11/24/08 — Martin Lancaster receives community college award

View Archive

Martin Lancaster receives community college award

By Other
Published in News on November 24, 2008 1:53 PM

Special to the News-Argus

RALEIGH -- "Relentless," is how Hilda Pinnix-Ragland, State Board of Community Colleges chair, described President Emeritus H. Martin Lancaster.

"I'm amazed he found time to accomplish so much," she said.

His latest accomplishment is the reception of the prestigious I.E. Ready Award from the State Board of Community Colleges. The award was presented at the Day of Recognition Luncheon on Friday at the RBC Center in Raleigh.

"I feel blessed, flattered and honored, especially to receive this from the State Board which hired me," said Lancaster, accepting the award.

He said the time he spent working for community colleges was "the best 11 years in my life and the most significant."

He also praised his wife, Alice, for the role she played in his success.

"She is a full partner in everything I've ever done," he said.

Lancaster was instrumental in securing the passage of the 2000 Higher Education Bond Referendum that meant unprecedented capital support of $600 million for community colleges. He worked closely with Erskine Bowles, president of the University of North Carolina, on numerous initiatives including the two-plus-two programs that allow students to earn four-year degrees while remaining in their communities. His efforts also led to highly coordinated rapid response programs to help laid-off workers and to strong cooperative relationships that have enhanced the biotechnology industry in North Carolina.

A Wayne County native, Lancaster graduated from the University of North Carolina at Chapel Hill with undergraduate and law degrees. In 1967 he became a judge advocate in the U.S. Navy, serving three years on active duty and then as an active reservist until his retirement in November 1993. He was a member of the N.C. House of Representatives (1979 - 1987) and a member of the U.S. House of Representatives (1987-1995). He served in the Clinton administration as a Special Adviser to the President on Chemical Weapons and as Assistant Secretary of the Army (Civil Works) from 1996-1997. Lancaster became system president in July 1997 and retired in May 2008.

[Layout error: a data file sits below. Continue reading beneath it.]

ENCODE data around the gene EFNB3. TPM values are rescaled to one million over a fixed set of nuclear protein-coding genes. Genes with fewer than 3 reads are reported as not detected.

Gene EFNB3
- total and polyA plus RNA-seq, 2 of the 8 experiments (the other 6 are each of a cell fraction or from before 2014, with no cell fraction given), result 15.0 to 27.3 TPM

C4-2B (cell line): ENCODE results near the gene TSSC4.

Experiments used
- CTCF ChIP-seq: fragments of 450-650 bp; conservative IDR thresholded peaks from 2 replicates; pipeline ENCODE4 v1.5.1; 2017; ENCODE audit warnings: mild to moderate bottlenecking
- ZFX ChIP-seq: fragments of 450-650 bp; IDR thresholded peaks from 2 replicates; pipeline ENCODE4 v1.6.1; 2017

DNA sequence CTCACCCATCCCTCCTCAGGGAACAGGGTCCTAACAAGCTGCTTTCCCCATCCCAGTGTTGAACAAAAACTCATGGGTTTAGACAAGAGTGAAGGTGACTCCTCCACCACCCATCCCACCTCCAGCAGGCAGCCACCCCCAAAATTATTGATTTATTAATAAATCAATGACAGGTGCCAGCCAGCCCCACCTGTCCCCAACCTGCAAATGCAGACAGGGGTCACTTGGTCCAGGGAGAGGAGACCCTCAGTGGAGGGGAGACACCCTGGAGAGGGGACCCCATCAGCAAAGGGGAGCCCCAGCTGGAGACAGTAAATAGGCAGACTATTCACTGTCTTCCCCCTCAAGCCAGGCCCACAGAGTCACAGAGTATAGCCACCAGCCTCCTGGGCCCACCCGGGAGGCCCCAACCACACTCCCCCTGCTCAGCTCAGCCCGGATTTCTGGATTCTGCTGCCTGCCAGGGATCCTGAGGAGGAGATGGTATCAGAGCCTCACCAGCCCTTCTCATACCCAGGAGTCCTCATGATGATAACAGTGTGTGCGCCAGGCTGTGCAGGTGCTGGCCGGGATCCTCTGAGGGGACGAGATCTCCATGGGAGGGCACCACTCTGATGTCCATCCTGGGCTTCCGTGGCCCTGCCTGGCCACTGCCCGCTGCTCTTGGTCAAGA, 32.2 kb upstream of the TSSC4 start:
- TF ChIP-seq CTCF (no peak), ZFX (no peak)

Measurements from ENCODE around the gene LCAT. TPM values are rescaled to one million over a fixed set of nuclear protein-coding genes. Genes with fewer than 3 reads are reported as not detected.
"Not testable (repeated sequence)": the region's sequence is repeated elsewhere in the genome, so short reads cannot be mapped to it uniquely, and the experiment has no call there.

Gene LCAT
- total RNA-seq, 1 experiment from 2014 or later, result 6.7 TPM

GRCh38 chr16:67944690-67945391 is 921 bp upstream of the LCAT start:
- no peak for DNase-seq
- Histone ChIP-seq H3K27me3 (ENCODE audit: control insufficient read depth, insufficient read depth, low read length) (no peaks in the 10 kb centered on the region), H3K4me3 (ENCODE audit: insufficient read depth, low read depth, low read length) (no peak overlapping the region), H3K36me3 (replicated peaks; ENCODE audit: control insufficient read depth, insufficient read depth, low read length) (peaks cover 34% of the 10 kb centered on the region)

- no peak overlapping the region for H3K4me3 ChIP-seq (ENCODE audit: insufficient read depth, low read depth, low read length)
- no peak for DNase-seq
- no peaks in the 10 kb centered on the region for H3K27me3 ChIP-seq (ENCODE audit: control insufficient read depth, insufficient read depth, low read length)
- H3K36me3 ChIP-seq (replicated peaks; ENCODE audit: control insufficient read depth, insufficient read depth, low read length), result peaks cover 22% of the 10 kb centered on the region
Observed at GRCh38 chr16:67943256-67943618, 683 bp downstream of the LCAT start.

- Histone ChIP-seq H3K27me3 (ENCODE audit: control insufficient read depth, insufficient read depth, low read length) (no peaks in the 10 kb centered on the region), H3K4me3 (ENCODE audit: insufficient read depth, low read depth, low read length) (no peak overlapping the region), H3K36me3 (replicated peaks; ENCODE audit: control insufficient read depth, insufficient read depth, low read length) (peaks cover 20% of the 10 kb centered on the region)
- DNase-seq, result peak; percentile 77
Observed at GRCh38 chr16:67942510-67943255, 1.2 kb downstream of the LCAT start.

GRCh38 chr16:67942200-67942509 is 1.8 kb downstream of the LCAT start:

His government experience served him well in communicating the needs of community colleges with the members of the General Assembly. His emphasis on global education led to an exchange program with colleges in Northern Ireland, the North Carolina Community College System helping to build the community college system in Thailand, and an honorary doctorate degree for himself from the University of Ulster in Northern Ireland. He also holds honorary degrees from Sandhills and South Piedmont Community Colleges. Lancaster established and curated the President's Art Exhibition, now named after him. In 2003, he was elected Chair of the National Council of State Directors of Community Colleges.

Lancaster now practices law at Smith Anderson of Raleigh. He and his wife, Alice, are members of White Memorial Presbyterian Church in Raleigh. They have two daughters and sons-in-law, Ashley and Trent Templer and Mary and Christopher Lehrman, and three grandchildren, Ella Kathryn Templer, Elizabeth Pate Templer and Wade Franklin Lehrman.

The award is named for Isaac Epps Ready, the first state director of the Department of Community Colleges. It is the highest honor bestowed by the State Board of Community Colleges. The award recognizes individuals who have made important contributions to the establishment and growth of North Carolina's community colleges. Among the previous winners are James T. Broyhill, William C. Friday, William Dallas Herring, James Holshouser Jr., Phillip J. Kirk, Terry Sanford, and Robert W. Scott.